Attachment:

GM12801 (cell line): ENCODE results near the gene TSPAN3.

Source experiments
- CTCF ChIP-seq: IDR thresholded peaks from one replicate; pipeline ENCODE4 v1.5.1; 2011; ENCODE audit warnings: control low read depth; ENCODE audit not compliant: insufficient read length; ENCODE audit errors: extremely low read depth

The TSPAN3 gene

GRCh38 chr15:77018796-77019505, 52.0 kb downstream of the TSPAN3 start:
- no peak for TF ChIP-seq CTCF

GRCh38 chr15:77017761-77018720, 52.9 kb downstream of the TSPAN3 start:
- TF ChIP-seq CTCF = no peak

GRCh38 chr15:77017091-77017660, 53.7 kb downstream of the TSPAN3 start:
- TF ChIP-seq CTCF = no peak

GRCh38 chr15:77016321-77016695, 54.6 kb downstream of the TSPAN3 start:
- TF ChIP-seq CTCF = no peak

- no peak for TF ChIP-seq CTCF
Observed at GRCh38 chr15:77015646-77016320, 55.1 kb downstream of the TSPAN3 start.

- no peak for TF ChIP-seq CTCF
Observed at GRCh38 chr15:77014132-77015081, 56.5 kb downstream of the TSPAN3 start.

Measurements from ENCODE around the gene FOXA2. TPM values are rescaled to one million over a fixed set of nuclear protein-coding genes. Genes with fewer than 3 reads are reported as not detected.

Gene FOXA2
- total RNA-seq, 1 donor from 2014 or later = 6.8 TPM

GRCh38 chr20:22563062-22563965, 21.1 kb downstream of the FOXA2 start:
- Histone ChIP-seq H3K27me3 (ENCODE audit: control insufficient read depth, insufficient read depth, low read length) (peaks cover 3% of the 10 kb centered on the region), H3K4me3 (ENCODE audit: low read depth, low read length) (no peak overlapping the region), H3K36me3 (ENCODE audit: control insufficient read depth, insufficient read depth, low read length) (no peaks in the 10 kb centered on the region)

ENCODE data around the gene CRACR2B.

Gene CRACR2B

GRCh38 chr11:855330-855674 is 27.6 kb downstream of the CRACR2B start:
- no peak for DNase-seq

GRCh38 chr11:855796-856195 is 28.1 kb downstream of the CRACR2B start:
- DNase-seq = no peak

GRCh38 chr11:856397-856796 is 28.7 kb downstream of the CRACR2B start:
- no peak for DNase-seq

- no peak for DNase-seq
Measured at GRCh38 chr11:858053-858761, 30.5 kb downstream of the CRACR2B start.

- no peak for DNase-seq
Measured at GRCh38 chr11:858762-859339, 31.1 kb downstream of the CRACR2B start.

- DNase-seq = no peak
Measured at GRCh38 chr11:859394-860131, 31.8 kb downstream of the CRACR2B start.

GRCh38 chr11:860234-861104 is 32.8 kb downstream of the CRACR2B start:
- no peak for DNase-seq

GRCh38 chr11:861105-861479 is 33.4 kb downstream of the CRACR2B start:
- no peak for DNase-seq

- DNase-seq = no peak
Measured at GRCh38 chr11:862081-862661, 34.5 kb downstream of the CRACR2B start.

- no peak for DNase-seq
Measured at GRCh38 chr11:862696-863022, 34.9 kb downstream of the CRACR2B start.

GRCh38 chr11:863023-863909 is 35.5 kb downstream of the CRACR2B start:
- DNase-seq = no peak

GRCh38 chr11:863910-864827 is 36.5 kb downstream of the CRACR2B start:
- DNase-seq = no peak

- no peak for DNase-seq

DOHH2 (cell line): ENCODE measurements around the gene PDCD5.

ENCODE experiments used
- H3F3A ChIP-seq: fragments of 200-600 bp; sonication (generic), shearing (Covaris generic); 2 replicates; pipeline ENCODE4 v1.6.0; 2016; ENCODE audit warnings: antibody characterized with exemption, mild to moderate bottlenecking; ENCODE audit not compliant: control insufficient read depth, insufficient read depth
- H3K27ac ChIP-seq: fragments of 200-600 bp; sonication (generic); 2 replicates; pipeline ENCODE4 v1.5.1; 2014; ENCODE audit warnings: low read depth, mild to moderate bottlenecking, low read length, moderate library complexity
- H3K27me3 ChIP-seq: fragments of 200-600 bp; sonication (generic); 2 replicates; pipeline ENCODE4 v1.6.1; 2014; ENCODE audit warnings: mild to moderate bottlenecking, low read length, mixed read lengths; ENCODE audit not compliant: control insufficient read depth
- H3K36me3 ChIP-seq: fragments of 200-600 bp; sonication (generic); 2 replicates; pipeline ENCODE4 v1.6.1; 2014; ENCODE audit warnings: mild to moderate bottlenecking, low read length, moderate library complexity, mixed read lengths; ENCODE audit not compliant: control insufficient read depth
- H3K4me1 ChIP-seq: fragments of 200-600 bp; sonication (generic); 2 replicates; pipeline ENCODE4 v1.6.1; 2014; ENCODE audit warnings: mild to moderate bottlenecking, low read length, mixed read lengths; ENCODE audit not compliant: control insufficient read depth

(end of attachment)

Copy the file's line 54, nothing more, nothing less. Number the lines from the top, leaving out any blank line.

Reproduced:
- H3K36me3 ChIP-seq: fragments of 200-600 bp; sonication (generic); 2 replicates; pipeline ENCODE4 v1.6.1; 2014; ENCODE audit warnings: mild to moderate bottlenecking, low read length, moderate library complexity, mixed read lengths; ENCODE audit not compliant: control insufficient read depth